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Singtel continues digital transformation with focus on cybersecurity, digital marketing

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Singtel's push into the digital realm continues to see "considerable progress" as it gears up against cyber threats, expands its digital marketing strategy and strengthens its core telecoms business in a "challenging" operating landscape.

SINGTEL'S push into the digital realm continues to see "considerable progress" as it gears up against cyber threats, expands its digital marketing strategy and strengthens its core telecoms business in a "challenging" operating landscape.

In its latest annual report, Singtel said that digital and information and communications technology (ICT) businesses now contribute to some 24 per cent of group revenue, with cyber revenues amounting to more than S$530 million.

Singtel is continuing to build out its new digital businesses of cybersecurity and digital marketing, and its core consumer businesses across Singapore and Australia have done well, group chief executive Chua Sock Koong said in the report.

The telco now has 10 "advanced security operations centres" across Asia Pacific, Europe and the Americas and some 2,000 cyber security professionals working under its global cyber security unit.

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Ms Chua highlighted that Singtel has also integrated its cybersecurity assets into a single unit to better secure against cyber threats and has partnered with SoftBank, Telefónica and Etisalat to create the Global Telco Security Alliance, which offers companies access to a range of cyber security services.

She noted, however, that "high quality mobile and broadband, compelling content and competitive pricing" will continue to remain at the heart of Singtel's value proposition.

In India, Ms Chua added associate company Bharti Airtel has been feeling the heat from "an aggressive new operator" which had caused market disruption and price erosion, in a possible reference to Reliance Industries' Jio, whose bold marketing moves forced market rivals to lower consumer costs.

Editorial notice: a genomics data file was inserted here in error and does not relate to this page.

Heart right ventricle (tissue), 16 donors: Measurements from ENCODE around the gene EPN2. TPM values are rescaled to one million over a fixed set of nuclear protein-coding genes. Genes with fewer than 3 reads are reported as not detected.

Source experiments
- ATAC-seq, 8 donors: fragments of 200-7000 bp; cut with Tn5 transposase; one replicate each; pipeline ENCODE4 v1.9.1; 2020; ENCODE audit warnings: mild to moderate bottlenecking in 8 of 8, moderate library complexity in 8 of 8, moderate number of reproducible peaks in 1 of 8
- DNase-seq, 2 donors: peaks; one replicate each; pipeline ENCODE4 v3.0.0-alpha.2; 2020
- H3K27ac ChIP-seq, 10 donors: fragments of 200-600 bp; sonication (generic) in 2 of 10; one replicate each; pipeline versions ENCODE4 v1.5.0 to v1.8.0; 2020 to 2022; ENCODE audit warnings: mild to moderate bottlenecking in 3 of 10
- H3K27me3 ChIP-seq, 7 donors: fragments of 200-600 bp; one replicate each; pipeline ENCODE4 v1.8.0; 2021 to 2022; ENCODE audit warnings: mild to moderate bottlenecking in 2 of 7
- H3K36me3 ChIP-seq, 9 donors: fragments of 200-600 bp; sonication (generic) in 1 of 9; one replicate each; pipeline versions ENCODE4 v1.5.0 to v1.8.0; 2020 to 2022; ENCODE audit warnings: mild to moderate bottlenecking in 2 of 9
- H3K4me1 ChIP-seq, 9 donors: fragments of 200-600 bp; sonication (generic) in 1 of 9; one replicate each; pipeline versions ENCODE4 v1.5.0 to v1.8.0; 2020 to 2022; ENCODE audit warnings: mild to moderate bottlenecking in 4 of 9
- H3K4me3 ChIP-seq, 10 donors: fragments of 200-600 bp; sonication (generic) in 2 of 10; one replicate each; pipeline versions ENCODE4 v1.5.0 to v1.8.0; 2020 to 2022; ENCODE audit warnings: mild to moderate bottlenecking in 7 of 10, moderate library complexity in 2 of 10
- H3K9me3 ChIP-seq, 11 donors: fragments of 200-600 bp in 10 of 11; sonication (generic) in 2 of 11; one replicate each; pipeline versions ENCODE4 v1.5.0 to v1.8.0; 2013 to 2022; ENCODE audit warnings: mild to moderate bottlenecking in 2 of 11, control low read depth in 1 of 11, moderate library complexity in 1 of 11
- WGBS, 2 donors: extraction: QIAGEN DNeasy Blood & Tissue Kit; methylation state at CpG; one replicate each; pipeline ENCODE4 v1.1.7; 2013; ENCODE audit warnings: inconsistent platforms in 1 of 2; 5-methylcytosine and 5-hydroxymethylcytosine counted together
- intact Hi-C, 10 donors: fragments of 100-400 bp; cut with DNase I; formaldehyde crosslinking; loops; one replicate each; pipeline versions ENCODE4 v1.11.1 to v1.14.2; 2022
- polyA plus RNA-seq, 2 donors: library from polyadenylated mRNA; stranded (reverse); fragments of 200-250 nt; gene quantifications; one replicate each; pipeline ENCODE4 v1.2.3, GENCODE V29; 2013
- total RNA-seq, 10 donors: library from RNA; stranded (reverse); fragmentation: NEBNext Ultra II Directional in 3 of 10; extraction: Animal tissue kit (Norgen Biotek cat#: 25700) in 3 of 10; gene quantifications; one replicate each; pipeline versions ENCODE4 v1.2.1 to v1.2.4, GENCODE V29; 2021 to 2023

Despite the tough competition, she believes "fair regulatory policies and sector consolidation should lead to a more stable market structure in the mid term".

In Australia, Singtel put A$1 billion (S$1 billion) towards improving and expanding mobile coverage in rural and regional parts of the country. Australian subsidiary Optus also launched 5G trials at the recent Commonwealth Games in the Gold Coast.

The group's investment in marketing technology company Amobee is also paying off, crossing S$1.1 billion in revenue as Ebitda turned positive for the first time, added Ms Chua.

Ms Chua earned S$6.11 million in fiscal 2018 with S$5.94 million paid out, comprising her fixed salary, variable bonuses, benefits and contributions to CPF, the national retirement savings scheme. The total remuneration was a slight decline from the S$6.56 million that was earned in 2017, for which S$5.89 million was paid out.

In his message to shareholders, chairman Simon Israel said that Singtel's push in digitalising the core of its operations by incorporating data analytics, machine learning and artificial intelligence has provided critical insight and helped position the group for the Internet of Things era.

Over 3 million – or some 20 per cent of customers in Singapore and Australia – routinely use the My Singtel and My Optus apps to buy roaming packages, subscribe to value-added services and pay bills, Singtel said.

It also highlighted that nearly 20 per cent of all sales transactions in Singapore are now done online.

The group also aims to reduce absolute direct and indirect carbon emissions in its Singapore and Australia operations by 42 per cent and third-party emissions by 30 per cent by 2030.

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